When the Pixieland amusement park opened just outside Lincoln City on May 15, 1969, it did so when theme parks were captivating the American imagination. Disneyland opened in 1955 and quickly became an enthralling escape in Southern California. Closer to home, the long-running Jantzen Beach Amusement Park was past its heyday and in its final days on Hayden Island, but the Enchanted Forest Theme Park was under construction just outside Salem.
Jerry Parks and his wife, Lu Parks, had enjoyed success on the Oregon Coast with the Pixie Kitchen, a playful restaurant noted for its cartoon pixie mascots and massive portions of fresh seafood, and the duo saw an opportunity to join the fray. The communities and beaches that make up what’s now called Lincoln City were growing as tourist destinations, and Jerry Parks figured they needed something to stay busy after fishing trips and between meals.
So in 1969, he opened Pixieland just north of town, near the intersection of US 101 and Highway 18, calling the magical theme park a “fairytale story of Oregon.” Befitting the park’s fantastical name, attractions included a thrilling Ferris wheel, steam train, Wild West–themed town, and even an opera house. A “rest hut,” topped with a towering replica loaf of Franz bread, overlooked the log flume ride. Alas, by the mid-1970s, unpredictable weather and poor attendance doomed Pixieland to closure, and Pixie Kitchen followed roughly a decade later.
Still, the restaurant and park live on in the memories of those who were there and, decades later, remain a storied piece of local lore. A recent hour-long documentary, The Forgotten Story of Pixieland: The Oregon Coast Amusement Park—from filmmaker Peter Dibble and now available on YouTube—chronicled its rise and fall. Remnants of the restaurant and park are scattered across Lincoln City today, from refurbished rides in hotel courtyards to museum exhibits with one-of-a-kind curiosities.
So if you want to sprinkle a little pixie dust on your next trip to Lincoln City, here’s where to savor the history of the community’s beloved Pixie Kitchen and Pixieland.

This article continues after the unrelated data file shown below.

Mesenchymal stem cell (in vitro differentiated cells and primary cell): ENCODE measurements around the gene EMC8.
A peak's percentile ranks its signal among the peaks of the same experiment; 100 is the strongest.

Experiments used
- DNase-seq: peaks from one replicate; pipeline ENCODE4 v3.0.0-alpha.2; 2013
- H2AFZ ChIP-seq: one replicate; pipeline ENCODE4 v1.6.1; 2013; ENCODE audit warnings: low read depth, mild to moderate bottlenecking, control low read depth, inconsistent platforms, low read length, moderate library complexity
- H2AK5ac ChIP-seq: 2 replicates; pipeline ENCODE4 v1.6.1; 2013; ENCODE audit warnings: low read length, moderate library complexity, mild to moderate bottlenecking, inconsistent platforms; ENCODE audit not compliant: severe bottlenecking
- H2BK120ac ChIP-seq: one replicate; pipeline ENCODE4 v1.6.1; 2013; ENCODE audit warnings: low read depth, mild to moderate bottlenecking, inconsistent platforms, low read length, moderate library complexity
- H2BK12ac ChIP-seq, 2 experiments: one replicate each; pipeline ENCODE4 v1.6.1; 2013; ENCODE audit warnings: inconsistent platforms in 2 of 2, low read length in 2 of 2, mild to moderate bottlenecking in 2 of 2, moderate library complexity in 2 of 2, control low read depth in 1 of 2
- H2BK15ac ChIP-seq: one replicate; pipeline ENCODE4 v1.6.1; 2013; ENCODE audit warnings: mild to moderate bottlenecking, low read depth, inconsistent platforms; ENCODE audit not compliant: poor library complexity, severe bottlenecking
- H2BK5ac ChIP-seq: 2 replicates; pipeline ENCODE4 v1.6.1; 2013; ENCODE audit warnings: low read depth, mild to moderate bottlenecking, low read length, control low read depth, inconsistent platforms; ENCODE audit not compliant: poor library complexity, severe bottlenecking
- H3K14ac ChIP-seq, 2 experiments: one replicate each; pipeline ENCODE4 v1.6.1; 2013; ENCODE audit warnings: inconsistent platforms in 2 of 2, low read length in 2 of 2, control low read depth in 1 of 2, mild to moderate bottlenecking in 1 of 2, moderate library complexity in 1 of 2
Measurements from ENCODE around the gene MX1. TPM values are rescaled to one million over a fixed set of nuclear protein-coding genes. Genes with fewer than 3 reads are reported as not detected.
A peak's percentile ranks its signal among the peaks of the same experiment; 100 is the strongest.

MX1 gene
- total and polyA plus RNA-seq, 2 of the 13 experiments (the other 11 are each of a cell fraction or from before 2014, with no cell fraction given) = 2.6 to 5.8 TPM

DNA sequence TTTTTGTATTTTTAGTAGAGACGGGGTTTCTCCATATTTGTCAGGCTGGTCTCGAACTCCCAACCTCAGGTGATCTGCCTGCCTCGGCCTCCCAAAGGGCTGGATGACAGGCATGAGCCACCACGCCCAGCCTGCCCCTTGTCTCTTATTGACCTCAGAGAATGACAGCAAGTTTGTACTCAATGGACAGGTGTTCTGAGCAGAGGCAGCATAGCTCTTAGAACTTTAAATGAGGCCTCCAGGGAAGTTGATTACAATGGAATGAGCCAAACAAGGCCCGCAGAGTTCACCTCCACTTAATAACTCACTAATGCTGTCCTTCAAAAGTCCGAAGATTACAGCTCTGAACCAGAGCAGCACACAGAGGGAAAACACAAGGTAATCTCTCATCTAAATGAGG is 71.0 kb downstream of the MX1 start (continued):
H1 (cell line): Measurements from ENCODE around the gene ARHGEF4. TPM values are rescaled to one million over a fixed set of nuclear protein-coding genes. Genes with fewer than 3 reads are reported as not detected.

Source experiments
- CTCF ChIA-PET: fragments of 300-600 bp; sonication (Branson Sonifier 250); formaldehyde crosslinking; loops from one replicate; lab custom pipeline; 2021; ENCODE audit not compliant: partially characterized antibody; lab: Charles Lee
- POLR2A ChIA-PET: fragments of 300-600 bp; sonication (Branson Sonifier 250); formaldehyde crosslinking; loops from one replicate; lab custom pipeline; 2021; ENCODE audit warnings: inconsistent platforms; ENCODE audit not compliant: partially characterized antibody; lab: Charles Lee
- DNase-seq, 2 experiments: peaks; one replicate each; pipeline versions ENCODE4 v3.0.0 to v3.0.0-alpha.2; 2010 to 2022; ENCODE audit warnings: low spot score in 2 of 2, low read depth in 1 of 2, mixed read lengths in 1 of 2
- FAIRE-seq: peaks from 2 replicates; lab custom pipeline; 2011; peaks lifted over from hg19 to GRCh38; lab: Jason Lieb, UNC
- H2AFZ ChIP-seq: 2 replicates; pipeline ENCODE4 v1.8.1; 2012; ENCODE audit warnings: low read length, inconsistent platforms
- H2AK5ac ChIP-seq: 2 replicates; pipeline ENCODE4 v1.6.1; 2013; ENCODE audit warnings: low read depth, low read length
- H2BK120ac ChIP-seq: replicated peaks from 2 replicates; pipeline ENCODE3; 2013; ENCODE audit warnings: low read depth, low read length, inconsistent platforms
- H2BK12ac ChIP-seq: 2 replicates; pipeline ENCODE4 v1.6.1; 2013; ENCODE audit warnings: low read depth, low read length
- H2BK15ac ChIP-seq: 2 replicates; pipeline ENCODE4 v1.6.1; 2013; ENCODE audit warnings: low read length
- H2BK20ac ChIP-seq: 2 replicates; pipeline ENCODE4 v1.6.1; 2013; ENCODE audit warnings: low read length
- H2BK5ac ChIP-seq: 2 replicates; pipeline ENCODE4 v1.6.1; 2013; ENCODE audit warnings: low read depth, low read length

Pixieland History on Display at Local Museum
History buffs and Pixieland die-hards should start with a quick visit to the North Lincoln County Historical Museum, which hosts a small exhibit that brings together a variety of vintage artifacts including a Pixie Kitchen dining table, funhouse mirror, scale-model replica of the restaurant building, historic photographs, and original pixie cutouts.
On your way out, pick up a copy of the 24-page Pixie Kitchen Cookbook, which features stories and original recipes from Sharon Parks Walters, the daughter of Jerry Parks. Recipes include the restaurant’s beloved crab au gratin and hearty clam chowder.
Pixieland Keepsakes on Display at Local Antique Malls
Pixie Kitchen hasn’t served Tillamook Bay oysters or 50-cent highballs since the mid-1980s, and the last of Pixieland’s aging infrastructure was removed from the Salmon River Estuary more than a decade ago—yet artifacts, souvenirs, and curios occasionally pop up in antique malls around Lincoln City.
Granny’s Attic, which features toys, trinkets, and more from nearly three-dozen vendors, displays a handful of vintage, Pixie-themed items and sells a few modern mementos that celebrate the restaurant and park. Next to the store’s cash register is a display case chockablock with Pixieland ride tokens and tickets, ceramic pixie figurines, and other trinkets; the items aren’t for sale, but visitors can buy a reprint of the restaurant’s original menu, the Pixie Kitchen Cookbook, and other collectibles.
A little farther north, you might find the occasional dish, tray, figurine or cup tucked amongst vintage jewelry, old-school paintings, and Rudy Fernandez bobblehead dolls at Little Antique Mall—but those sell out fast. Even if your treasure hunt comes up empty, take a second to look toward the ceiling, where wooden cutouts of an elf and a pelican (both of which hung outside the restaurant) watch over the store.
Of course, Pixie-themed items can be found in unexpected places throughout Lincoln City. Pixie Kitchen and Pixieland pennants, for instance, adorn the walls at Robert's Bookshop, where the cockpit of a 1967 Boeing 727-100 aircraft juts out from the north side of the building—and where nearly 1.7 miles of shelves hold some 200,000 new and used titles.
Hotels Pay Tribute to Pixieland and Pixie Kitchen
Can’t get enough Pixie magic? Stay at the right hotel in Lincoln City, and you won’t even need to leave the grounds to enjoy a little nostalgia.
The Whistling Winds Motel, for instance, is owned by a family who grew up visiting Pixieland and eating at Pixie Kitchen. Today, the motel pays tribute with a Pixie Kitchen–themed room, complete with photos of the iconic restaurant, vintage artwork, and an original menu on display. The spacious room, perfect for family getaways, features two queen beds and a full kitchen; it’s among the motel’s most popular offerings, so consider booking a midweek trip to give yourself the best possible shot at enjoying a trip down memory lane.
Just north of Siletz Bay, meanwhile, Anchor Inn Resort hosts Pixie and Captain Kip—a pair of playful fiberglass whales that were once part of a ride at Pixieland. Now fully restored, the colorful creatures sit in the courtyard just outside the hotel's main entrance, providing fodder for countless photo ops.
If you can't snag a room or can’t make it to Lincoln City this summer, fear not: the Kiwanis Club of Lincoln City hosts an online store where visitors can purchase replica Pixie Kitchen postcards, a reprint of the restaurant's menu, placemats, and even a T-shirt featuring the Pixie Kitchen’s famous restaurant overrun by (you guessed it) cheerful pixies.